Traditional treatments of industrial effluent, that is, the resulting liquid waste sent out from factories, are mainly based on removing pollutants, and then throwing them in water courses. The search for more sustainable alternatives than that one, which make use of technological advances is the focus of the work developed by Vitor Cano, a doctoral student at the School of Arts, Sciences and Humanities (EACH) of USP. His research aims to do more than just treat wastes; it seeks to obtain energy from them.
His work – partially conducted at Columbia University, in New York, USA – seeks to conceive and operate a bioelectrochemical system called microbial fuel cell (MFC) in international literature. It is essentially a bioreactor which contains bacteria capable of consuming organic matter as they breathe, but also of transferring the electrons generated in the process out of the cells. This way, it is possible to transfer those electrons to an electrode, thus generating an electric current.
“This a very recent and promising technology, as it allows for direct generation of electricity from organic waste, such as industrial wastewater. In other words, it is possible to treat industrial effluent and generate electricity, instead of spending energy”, explains the graduate student in Sustainability from the EACH, who has since 2017 been taking part in the research group coordinated by Professor Kartik Chandran at the Department of Environmental Engineering of the American university.
The problem with nitrogen
According to Vitor Cano, the research phase he has been conducting at Columbia University seeks to further enhance the possibilities of this technology. “I have been adapting the microbial fuel cell to use not just organic matter as fuel, but also the nitrogen present in wastewater. This way, we reduce the organic load of industrial wastewater and allow for a new method for treatment in terms of nitrogen load, with the benefit of generating renewable energy.”
Thus, in addition to being a promising technology for wastewater treatment which protects the quality of surface and groundwater, the process will also allow for treating wastewater with high nitrogen load, such as landfill leachates and industrial and agro-industrial wastewater. The added benefit – not to be downplayed – is the resulting generation of energy.
The researcher points out today all known processes for treating or recovering nitrogen exact a considerable energy cost, and because of that he studies the application of an innovative prototype of microbial fuel cell (MFC), conceived at the sanitation laboratory at EACH from low-cost material, for generating energy by using organic matter and nitrogen as fuel. “I practically brought my whole experiment with me, which included bioreactors and an electronic system for online monitoring. Due to the complexity of the experiment, setting it up in a new environment was a great challenge for me”, he stresses. The student is advised by Professor Marcelo Antunes Nolasco, and takes part in the Group for Study and Research in Water, Sanitation and Sustainability, coordinated by the same professor at EACH. The building of the project bioreactors relied on great technical support from expert Kelliton Francisco, who works in the research group headed by professor Nolasco.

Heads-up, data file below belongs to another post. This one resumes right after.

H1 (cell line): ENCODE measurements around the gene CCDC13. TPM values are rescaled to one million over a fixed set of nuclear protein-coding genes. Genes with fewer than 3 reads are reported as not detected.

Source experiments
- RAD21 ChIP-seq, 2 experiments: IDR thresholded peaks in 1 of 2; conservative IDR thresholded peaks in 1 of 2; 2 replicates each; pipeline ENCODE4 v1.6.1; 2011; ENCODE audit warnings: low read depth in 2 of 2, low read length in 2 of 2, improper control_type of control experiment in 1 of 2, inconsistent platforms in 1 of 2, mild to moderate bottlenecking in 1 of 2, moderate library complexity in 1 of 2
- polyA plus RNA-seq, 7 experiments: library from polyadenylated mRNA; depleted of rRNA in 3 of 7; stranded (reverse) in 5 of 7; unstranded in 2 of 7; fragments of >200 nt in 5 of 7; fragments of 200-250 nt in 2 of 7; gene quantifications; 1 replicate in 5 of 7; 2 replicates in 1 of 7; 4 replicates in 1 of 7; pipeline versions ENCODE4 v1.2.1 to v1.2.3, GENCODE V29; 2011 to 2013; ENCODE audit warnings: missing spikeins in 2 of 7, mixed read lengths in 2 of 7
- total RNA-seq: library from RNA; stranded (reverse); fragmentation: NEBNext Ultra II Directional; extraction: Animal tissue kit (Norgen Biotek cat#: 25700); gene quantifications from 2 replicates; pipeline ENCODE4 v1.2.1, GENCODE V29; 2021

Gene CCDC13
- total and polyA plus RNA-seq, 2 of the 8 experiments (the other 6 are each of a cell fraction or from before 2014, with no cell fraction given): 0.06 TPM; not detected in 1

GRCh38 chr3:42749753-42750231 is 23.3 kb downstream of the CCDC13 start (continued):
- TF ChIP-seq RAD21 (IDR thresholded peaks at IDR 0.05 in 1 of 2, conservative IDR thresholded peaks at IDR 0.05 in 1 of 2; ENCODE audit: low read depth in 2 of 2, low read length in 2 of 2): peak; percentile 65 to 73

The preliminary results obtained in Brazil have demonstrated the capacity of the system for treatment and generation of energy. The studies carried out in the United States are still in their very initial phase, but they are likely to confirm nitrogen can be used as fuel in MFC. “At the moment the MFC is undergoing an adaptation phase, with a continued increase of electric current, which might be related to the development of an electrogenic microbial community capable of using nitrogen as an energy source”, says the scientist.
Vitor Cano will come back to EACH to carry out the last experimental phase of the project, in which other bioelectrochemical processes of the microbial fuel cell will be explored. “I hope to expand the possibilities for applying the technology, making it more versatile and, therefore, viable in real scale for different contexts and objectives.”
The doctoral program is scheduled to be completed in July, 2019. After defending his dissertation, Cano intends to carry on his academic career, working on research projects seeking to develop studies related to sanitation and sustainability.
From the EACH Communication Department. For more information, e-mail firstname.lastname@example.org
Recent and promising technology allows for direct generation of electricity from organic waste, such as industrial wastewater. In the image, an experiment set up in a laboratory at Columbia University, in New York